Almost 250,000 people waiting for a first consultant appointment
ALMOST 250,000 people in Northern Ireland are waiting for a first outpatient appointment with a consultant, latest figures show.
Statistics released yesterday by the Department of Health show that at the end of December, a total of 246,198 patients were waiting for a first appointment with a consultant, a 4.6 per cent increase on the number waiting at the end of December 2015.
Of those, 47,072 patients were waiting more than 52 weeks while almost three-quarters were waiting more than nine weeks.
The figures also revealed that at the end of December, a total of 70,782 patients were waiting for inpatient and day case admission - 40,000 of which were waiting more than 13 weeks.
In addition, 8,470 of these patients were waiting more than a year. This was up 10.3 per cent on December 2015.
It was also revealed that at the end of December, 105,316 patients were waiting for a diagnostic service. Of these, 43 per cent were waiting more than nine weeks. This was up 36 per cent on December 2015.
The number of people waiting more than 26 weeks for a diagnostic test also rose from 7,111 in December 2015 to 11,023 last December.
Ulster Unionist Health spokeswoman, Jo-Anne Dobson said the figures showed that the "unprecedented crisis engulfing the health service in Northern Ireland is deepening".
"Unfortunately now, with no functioning Executive and no genuine plan to tackle the crisis, waiting lists will continue to spiral and essential decisions will be further delayed. Politics has been placed ahead of patients. That is an abhorrent situation".
Margaret Carr, from Cancer Research UK, branded the waiting time for diagnostic tests "simply not good enough".
"Swift action is needed as patients are waiting too long for potentially life-saving cancer treatments," she said.
The DUP's Paula Bradley called on the health minister to "come clean and release into the public domain the real waiting list figures," claiming Ms O'Neill had access to "much more up to date figures" and "in the interests of transparency this information should be made available".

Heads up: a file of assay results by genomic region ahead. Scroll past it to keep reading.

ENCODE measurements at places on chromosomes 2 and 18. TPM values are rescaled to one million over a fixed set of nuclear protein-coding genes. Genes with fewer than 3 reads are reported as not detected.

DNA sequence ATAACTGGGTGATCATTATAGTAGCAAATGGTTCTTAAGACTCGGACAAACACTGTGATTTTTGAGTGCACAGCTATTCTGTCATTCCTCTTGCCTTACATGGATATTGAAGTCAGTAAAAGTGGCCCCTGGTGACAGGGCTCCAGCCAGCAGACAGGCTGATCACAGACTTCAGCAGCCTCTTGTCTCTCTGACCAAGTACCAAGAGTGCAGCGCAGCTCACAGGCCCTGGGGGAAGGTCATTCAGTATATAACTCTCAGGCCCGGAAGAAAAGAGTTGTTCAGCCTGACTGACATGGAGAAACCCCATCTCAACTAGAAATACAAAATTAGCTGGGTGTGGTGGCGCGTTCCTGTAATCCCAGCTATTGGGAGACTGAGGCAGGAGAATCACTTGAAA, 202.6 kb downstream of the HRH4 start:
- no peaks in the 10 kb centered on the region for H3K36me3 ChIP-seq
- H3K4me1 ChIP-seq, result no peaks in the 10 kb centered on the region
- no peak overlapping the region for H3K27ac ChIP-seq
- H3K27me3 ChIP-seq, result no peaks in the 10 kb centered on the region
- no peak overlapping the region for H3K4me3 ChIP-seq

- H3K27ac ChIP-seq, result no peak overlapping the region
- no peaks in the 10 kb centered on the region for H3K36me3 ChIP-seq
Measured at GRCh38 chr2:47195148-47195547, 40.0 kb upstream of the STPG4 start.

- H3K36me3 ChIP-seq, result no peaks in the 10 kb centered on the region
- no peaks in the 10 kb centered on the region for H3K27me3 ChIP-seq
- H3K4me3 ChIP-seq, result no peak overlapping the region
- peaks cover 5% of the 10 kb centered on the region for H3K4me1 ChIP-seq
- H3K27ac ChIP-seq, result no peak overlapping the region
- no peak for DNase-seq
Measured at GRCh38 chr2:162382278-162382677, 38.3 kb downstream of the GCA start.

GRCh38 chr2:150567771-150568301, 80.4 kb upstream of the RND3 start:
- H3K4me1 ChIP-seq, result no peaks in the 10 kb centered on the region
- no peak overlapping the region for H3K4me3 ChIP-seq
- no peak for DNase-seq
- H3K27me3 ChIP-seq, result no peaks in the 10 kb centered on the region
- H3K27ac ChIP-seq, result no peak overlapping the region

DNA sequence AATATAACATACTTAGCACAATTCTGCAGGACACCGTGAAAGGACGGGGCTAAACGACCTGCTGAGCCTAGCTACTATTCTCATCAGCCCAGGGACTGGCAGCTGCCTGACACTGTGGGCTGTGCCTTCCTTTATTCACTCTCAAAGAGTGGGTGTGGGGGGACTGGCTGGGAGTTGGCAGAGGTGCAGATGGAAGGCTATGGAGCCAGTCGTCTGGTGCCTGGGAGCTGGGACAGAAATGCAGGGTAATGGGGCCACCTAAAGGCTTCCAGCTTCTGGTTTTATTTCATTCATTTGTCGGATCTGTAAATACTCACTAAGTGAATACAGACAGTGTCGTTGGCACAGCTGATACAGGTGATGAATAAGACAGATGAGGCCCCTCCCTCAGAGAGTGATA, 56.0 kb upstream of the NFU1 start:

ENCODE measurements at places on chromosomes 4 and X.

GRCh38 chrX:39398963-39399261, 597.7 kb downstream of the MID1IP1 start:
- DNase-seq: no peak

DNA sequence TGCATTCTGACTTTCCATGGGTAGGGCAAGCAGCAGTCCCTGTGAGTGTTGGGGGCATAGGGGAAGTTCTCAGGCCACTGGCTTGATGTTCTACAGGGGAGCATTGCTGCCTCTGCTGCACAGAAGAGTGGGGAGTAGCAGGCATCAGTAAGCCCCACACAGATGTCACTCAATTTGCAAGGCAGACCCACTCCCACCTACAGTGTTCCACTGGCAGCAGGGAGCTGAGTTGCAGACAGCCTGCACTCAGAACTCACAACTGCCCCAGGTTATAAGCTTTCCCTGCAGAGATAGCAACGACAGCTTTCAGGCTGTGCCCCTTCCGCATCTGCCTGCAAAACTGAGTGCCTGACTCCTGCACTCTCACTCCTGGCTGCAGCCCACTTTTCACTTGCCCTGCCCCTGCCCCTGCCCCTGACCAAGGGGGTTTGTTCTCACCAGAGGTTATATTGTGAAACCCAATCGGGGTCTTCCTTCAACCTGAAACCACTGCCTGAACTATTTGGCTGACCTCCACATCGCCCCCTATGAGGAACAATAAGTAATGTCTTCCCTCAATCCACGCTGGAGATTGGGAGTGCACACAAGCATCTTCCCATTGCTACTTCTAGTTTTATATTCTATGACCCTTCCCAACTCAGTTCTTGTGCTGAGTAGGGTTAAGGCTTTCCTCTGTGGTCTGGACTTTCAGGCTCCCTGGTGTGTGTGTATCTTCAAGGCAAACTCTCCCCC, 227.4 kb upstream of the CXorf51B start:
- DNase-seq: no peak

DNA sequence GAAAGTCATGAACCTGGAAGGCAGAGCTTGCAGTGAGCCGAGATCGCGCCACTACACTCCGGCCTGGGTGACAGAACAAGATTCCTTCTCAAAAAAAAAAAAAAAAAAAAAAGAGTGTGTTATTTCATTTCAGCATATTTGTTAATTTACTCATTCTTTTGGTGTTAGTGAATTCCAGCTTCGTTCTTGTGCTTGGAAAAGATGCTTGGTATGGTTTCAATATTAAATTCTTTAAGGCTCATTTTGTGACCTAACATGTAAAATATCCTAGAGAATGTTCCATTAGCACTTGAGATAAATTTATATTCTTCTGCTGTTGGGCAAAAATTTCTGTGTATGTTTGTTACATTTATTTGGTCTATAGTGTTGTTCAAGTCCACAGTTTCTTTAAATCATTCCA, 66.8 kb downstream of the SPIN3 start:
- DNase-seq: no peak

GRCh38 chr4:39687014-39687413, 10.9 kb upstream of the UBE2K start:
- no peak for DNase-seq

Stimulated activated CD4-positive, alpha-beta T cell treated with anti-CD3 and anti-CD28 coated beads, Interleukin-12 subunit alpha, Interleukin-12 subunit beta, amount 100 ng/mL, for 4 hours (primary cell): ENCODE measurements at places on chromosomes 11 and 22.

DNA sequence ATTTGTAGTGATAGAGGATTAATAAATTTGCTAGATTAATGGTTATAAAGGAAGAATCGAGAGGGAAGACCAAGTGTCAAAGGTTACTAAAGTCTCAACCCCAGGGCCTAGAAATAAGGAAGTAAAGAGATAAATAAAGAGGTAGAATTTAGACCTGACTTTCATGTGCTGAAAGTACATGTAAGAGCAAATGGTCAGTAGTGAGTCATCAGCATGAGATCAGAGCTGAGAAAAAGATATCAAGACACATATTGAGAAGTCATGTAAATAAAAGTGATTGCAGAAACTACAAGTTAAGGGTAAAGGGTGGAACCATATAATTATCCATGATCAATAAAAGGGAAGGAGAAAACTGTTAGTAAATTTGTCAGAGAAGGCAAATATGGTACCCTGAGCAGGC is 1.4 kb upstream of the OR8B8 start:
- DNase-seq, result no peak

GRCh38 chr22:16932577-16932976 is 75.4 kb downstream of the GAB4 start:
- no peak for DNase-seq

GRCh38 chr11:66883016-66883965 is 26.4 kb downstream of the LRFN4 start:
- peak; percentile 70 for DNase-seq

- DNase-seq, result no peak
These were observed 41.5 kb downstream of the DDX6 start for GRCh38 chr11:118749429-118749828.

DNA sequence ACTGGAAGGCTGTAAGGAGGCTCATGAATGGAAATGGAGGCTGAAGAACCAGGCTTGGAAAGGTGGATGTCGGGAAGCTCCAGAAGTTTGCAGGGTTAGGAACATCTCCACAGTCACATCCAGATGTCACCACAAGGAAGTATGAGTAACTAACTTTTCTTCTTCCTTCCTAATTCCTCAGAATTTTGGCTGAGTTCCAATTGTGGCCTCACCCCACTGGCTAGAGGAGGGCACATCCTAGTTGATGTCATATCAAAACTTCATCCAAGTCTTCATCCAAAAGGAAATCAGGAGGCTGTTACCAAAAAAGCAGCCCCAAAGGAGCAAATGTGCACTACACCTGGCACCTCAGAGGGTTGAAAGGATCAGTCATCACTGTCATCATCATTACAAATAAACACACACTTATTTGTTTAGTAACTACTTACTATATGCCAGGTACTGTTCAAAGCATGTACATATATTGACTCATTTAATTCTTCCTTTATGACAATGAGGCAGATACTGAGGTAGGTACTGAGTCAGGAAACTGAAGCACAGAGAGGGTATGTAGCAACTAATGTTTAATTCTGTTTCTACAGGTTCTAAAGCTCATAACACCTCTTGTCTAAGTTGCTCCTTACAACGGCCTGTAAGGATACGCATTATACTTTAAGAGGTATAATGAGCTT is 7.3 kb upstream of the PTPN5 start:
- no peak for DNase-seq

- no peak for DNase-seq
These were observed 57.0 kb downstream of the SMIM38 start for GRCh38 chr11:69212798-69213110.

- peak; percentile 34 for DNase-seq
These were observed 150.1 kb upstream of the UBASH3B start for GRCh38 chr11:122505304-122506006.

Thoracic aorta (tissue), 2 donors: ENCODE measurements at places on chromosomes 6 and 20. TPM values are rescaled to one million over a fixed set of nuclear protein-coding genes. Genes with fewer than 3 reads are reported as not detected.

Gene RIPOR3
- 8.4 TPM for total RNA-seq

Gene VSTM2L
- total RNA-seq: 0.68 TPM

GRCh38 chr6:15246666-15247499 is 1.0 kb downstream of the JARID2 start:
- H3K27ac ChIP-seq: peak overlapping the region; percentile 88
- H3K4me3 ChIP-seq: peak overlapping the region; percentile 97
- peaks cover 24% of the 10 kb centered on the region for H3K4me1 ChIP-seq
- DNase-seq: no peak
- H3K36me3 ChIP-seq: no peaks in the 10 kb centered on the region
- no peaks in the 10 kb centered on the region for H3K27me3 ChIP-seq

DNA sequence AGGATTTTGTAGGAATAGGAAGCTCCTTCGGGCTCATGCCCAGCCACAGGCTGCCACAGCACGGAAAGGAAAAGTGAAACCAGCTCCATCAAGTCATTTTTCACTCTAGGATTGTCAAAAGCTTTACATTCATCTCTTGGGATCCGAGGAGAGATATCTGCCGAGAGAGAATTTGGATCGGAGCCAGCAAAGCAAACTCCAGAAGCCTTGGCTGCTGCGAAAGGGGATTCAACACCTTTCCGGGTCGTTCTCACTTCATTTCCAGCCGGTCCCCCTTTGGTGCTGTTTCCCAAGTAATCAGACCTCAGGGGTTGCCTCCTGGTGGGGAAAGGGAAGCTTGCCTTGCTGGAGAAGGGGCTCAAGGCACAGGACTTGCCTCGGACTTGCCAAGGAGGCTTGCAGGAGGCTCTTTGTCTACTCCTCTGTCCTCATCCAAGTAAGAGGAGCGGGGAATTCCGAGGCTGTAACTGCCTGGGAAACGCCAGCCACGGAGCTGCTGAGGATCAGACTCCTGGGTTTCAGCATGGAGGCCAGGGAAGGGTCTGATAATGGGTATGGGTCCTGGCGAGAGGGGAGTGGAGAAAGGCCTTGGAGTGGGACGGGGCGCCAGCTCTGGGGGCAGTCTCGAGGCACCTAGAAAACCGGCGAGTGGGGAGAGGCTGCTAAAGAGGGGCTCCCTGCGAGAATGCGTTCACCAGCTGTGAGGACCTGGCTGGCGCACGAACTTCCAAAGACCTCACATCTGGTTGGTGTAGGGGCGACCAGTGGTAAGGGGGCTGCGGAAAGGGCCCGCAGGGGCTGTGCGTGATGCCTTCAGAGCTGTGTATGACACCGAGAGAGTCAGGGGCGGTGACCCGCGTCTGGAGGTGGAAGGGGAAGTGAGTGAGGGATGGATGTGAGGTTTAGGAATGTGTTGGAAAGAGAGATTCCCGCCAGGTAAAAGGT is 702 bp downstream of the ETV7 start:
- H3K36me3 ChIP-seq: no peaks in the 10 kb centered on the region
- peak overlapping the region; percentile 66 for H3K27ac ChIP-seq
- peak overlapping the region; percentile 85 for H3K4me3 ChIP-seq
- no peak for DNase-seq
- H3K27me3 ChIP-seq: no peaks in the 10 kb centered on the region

However Ms O'Neill said that statistics "give an indication of the most up to date situation".
"Department of Health waiting times statistics are official recognised statistics, produced according to the Statistics and Registration Service Act 2007.
"They are published in line with those released in Britain and have undergone a rigorous quality assurance process by the Statistics Authority in order to promote public confidence and trust in official statistics. Because of the rigorous quality assessment that we undertake, they will not be as current as the Health and Social Care Board indicators, but will be accurate, valid and reliable."
She added that the increase in waiting times was "unacceptable".
"On February 7 2017 I published an Elective Care Plan which sets my commitment to addressing waiting times for planned treatments, care and diagnostics," she said.
"A key component of the plan is a commitment to provide assessment, treatment and care to reduce the waiting lists backlog requiring £31m identified in the plan while starting the longer term process to transform secondary, primary and community care services. It is only in this way that we will achieve a sustainable solution.
"I know how much of a concern this is to those who are waiting. I have made it very clear from my first days in office that long waiting times are totally unacceptable to me and need to be addressed."